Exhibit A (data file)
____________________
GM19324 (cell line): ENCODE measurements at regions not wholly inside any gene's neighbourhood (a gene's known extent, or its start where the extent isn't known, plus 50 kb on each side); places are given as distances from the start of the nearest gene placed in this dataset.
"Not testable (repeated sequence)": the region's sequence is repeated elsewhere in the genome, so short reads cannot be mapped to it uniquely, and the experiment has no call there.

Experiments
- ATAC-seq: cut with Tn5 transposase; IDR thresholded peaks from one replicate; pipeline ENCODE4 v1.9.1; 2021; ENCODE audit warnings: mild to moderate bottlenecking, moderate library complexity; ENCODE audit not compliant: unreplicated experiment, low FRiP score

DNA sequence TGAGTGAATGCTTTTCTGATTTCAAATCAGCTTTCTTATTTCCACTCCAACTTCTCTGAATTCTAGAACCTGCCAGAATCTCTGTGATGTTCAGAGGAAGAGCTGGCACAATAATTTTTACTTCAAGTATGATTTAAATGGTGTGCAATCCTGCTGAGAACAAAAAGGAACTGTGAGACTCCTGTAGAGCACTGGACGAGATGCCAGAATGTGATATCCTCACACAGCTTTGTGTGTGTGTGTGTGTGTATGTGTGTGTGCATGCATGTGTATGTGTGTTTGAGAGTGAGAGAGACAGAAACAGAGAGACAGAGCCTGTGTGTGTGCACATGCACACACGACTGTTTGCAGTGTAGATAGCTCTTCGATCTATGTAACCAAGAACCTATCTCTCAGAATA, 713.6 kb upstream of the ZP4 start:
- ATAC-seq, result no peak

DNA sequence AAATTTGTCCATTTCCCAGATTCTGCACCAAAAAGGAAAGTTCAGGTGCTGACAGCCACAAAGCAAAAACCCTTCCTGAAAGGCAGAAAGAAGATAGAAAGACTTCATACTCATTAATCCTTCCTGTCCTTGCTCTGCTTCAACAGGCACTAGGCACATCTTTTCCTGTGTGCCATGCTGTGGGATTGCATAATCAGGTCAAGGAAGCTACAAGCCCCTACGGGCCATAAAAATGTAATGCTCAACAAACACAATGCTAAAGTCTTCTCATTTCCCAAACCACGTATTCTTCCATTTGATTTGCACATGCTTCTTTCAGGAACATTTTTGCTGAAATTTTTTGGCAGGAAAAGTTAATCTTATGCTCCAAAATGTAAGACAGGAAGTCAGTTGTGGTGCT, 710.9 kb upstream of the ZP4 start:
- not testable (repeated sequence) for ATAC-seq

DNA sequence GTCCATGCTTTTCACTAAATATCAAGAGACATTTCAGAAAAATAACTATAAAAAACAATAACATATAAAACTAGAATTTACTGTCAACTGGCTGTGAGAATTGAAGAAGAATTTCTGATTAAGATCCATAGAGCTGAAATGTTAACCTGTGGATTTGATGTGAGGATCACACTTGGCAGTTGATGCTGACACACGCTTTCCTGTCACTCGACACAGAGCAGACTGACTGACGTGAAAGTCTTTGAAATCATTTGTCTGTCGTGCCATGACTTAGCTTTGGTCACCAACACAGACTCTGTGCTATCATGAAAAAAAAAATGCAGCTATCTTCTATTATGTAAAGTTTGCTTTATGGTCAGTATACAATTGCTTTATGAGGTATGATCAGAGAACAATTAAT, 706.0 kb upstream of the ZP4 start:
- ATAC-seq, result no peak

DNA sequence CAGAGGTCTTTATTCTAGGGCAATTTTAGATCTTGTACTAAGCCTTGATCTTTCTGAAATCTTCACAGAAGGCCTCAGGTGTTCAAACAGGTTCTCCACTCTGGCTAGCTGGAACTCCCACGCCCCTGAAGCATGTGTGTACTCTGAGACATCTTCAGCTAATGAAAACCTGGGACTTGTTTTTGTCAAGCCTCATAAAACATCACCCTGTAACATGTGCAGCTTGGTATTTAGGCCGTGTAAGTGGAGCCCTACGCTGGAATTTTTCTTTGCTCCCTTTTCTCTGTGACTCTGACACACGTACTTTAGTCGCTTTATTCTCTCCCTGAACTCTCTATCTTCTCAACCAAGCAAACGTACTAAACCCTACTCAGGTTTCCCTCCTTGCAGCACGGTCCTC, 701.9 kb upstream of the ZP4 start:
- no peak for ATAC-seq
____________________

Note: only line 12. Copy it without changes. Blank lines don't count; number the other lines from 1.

- no peak for ATAC-seq